These losses are apparent in the numbers, which are going in the wrong direction. Affirm’s Allowance for Credit Losses increased from $85.9 million to $131 million during the company’s most recent quarter.

Downmarket Competition

Affirm faces a second challenge: competition.

Right now, the company is the leader in the high AOV (Average Order Value) segment of the BNPL market, bolstered by its long-standing relationship with Peloton for bikes and treadmills. But, to reach its long-term goals, Affirm must tap into a very crowded market for low AOV transactions.

Not only do giants like Paypal, American Express (NYSE:AXP) and Alliance Data Systems (NYSE:ADS) play in this space, but so do other BNPL companies like Afterpay (OTCMKTS:AFTPY), Zip Co (OTCMKTS:ZIZTF) and Splitit Payments (OTCMKTS:STTTF), as well as a handful of privately held companies like Quadpay and Klarna.

Not only is competition intense, but it’s hard to see that Affirm has any sustainable advantage. Competitors are already building strategic partnerships to grab market share. Zip, for example, partnered with Visa (NYSE:V) to give customers a digital BNPL card. It’s effectively a credit card with a low maximum limit of $1,500 plus all the BNPL benefits like low (or zero) interest charges.

And while Affirm isn’t standing still (the company plans to roll out an Affirm Card later in 2021), neither is the competition. Major Australian banks have begun to roll out low-interest credit cards with much higher credit limits. PayPal is rolling out a “Pay in 4” BNPL service next month to 9 million Australian customers.

For Affirm, increased competition means profitability metrics could get worse. Paypal, for example, charges a very competitive 2.9% fee for merchants, although it doesn’t offer longer-term installment plans and limits shopping carts to $600. Afterpay charges the merchant a percentage fee based on the transaction value, and the consumer only pays fees if they’re late on their payments. With margins already razor-thin, the timing to profitability is very uncertain.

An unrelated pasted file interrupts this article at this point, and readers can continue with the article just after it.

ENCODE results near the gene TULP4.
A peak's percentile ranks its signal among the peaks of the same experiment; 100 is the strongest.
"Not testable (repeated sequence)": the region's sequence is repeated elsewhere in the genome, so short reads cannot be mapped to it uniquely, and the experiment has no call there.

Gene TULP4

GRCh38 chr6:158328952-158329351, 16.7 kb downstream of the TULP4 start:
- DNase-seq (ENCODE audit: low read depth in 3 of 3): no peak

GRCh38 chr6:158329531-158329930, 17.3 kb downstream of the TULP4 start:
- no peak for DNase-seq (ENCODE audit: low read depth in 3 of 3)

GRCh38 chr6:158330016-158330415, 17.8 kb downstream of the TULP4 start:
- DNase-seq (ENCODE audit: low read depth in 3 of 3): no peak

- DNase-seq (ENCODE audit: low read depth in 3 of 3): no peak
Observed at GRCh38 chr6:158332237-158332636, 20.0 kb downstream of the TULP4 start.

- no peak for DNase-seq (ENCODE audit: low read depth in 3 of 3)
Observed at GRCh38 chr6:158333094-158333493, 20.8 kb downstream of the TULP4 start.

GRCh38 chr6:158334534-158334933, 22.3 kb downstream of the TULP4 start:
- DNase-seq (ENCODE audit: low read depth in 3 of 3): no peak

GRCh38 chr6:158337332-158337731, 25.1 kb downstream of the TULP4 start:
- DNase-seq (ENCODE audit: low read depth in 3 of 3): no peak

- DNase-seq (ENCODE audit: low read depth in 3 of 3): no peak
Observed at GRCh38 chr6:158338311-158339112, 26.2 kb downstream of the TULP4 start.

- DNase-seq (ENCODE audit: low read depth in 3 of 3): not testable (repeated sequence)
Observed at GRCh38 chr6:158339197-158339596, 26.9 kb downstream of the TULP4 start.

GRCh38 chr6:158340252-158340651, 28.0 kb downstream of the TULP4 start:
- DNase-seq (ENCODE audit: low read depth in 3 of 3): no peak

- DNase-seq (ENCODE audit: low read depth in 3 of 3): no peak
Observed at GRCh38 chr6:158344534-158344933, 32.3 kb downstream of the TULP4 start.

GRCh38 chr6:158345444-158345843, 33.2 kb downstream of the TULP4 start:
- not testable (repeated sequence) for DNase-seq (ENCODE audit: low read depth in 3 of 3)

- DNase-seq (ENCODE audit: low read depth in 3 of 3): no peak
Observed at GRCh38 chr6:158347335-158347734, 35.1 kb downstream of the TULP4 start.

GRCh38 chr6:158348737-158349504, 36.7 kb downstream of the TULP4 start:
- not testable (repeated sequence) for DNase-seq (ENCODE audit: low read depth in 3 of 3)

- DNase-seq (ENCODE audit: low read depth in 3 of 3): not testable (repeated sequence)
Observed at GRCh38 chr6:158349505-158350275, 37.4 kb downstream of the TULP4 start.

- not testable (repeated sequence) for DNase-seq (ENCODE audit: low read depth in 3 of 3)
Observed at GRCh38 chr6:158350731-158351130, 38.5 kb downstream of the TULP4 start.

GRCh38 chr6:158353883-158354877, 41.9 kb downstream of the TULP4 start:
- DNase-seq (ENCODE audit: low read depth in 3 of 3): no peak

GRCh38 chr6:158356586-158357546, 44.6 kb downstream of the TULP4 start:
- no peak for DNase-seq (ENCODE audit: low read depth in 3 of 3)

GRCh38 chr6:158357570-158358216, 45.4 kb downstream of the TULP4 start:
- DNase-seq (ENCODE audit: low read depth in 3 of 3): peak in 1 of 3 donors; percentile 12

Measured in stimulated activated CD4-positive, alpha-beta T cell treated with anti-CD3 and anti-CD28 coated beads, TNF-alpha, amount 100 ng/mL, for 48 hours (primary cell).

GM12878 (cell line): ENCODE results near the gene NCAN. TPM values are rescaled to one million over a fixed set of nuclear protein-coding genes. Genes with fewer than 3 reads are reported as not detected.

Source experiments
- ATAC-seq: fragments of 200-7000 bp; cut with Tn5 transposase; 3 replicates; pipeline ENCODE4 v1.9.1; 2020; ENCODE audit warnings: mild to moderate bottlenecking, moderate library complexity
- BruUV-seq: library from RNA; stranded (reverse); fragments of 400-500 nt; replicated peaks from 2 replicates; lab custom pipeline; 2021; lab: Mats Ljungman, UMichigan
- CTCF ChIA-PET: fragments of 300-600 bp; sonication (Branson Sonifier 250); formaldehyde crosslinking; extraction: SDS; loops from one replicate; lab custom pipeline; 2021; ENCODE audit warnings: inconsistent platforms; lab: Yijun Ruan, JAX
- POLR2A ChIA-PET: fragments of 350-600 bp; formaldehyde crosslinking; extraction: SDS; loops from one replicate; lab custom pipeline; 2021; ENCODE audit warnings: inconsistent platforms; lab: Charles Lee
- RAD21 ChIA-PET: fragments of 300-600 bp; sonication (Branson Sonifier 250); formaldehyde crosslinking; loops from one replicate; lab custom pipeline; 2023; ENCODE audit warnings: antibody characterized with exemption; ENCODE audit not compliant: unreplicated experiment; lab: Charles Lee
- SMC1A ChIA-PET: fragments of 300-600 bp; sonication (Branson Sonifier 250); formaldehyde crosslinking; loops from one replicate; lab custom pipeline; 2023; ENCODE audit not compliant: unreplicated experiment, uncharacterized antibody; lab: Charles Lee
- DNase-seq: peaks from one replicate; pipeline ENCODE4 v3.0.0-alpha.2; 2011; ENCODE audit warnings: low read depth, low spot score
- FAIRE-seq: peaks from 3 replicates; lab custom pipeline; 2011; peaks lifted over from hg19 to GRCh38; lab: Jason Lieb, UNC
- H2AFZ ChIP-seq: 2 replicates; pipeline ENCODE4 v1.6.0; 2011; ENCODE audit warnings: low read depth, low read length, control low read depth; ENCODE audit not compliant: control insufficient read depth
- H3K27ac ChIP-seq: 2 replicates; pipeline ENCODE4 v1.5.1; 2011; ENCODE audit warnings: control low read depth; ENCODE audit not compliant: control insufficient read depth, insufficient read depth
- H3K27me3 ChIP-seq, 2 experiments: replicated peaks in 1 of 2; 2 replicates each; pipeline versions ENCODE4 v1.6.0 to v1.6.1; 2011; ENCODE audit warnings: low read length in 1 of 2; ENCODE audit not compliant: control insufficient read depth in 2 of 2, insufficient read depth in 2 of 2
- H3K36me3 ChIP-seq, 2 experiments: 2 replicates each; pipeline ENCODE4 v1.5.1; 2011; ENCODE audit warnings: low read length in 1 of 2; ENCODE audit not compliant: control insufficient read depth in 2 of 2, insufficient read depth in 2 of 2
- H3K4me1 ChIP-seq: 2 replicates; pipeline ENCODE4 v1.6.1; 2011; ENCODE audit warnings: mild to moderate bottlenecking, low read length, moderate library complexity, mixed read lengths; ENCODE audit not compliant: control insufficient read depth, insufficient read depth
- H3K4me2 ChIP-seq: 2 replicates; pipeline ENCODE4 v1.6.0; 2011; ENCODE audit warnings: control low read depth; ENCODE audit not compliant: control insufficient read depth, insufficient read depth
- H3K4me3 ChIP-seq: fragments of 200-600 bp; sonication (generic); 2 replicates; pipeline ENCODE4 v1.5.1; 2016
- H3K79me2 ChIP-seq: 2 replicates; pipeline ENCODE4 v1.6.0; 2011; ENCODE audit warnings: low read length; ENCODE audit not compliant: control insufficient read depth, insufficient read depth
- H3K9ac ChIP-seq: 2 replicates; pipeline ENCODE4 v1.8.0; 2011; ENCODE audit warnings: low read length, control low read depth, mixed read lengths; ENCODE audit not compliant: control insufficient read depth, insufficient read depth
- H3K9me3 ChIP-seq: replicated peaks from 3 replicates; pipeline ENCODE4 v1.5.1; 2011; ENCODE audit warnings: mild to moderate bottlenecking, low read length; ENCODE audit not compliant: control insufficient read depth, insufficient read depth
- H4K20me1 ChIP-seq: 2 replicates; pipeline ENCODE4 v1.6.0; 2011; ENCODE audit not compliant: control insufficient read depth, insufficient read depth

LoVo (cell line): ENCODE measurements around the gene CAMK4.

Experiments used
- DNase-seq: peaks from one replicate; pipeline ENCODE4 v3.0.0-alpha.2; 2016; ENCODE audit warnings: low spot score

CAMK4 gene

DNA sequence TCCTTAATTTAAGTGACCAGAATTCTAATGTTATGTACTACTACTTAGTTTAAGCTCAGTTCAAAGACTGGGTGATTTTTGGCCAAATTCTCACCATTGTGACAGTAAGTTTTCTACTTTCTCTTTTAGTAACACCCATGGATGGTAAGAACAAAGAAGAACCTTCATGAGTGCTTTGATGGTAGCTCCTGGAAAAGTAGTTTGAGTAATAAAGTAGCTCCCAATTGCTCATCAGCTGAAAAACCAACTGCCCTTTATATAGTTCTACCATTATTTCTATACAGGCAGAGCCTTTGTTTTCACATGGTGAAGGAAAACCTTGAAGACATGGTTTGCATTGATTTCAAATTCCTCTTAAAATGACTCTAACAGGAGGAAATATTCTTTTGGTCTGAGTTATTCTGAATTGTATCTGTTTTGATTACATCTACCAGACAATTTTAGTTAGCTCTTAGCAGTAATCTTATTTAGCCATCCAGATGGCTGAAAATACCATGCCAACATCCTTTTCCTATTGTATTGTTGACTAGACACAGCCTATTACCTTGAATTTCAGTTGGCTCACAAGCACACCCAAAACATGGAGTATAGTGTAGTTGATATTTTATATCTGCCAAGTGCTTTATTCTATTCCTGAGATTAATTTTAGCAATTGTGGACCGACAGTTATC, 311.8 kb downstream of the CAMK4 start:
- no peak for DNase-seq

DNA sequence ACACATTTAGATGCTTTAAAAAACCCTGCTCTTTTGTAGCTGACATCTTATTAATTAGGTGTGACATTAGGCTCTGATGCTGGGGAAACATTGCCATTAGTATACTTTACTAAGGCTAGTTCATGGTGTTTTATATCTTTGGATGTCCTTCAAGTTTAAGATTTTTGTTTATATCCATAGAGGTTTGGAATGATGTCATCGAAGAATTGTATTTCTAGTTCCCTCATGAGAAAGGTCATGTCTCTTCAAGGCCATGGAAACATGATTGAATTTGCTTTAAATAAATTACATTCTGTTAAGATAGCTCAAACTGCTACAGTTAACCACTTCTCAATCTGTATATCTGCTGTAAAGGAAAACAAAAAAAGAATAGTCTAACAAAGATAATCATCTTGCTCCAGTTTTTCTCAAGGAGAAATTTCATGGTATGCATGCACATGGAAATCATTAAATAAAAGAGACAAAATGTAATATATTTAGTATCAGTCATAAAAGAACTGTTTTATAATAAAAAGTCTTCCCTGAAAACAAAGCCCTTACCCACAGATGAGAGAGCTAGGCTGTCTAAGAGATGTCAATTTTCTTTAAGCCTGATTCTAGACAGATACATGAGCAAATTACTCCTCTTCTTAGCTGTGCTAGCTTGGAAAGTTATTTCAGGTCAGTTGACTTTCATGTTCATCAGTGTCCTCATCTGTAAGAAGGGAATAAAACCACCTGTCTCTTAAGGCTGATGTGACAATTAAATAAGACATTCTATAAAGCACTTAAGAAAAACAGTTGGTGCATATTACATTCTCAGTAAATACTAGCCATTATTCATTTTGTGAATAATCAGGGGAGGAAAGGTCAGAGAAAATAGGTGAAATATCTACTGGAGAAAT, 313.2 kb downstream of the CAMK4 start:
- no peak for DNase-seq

Affirm Has More Distance to Fall

AFRM stock is the best publicly traded pure-play on BNPL, in my opinion. And there’s no doubt that the BNPL market has the potential to capture an increasing piece of the payments space.

But while Affirm has enough working capital to cover its losses, the company’s path to profitability isn’t clear. Intensifying competition will complicate timing. The valuation for Affirm stock is another issue.

Today, AFRM trades around $60, which is still around 22% above its $49 IPO price. Even at AFRM’s dramatically reduced $16 billion market capitalization, that’s a multiple of 25x forward sales — a massive premium to Paypal, at 11x sales. You can also compare that to Social Capital Hedosophia Holdings (NYSE:IPOE), whose fintech merger target, SoFi, is expected to trade at around 20x revenue.

Longer term, I think this company has potential. But with the company reporting earnings results on May 10, there’s no need to rush in. Wait for a better entry point in AFRM stock.

On the date of publication, Joanna Makris did not have (either directly or indirectly) any positions in the securities mentioned in this article.

Joanna Makris is a Market Analyst at A strategic thinker and fundamental public equity investor, Joanna leverages over 20 years of experience on Wall Street covering various segments of the Technology, Media, and Telecom sectors at several global investment banks, including Mizuho Securities and Canaccord Genuity.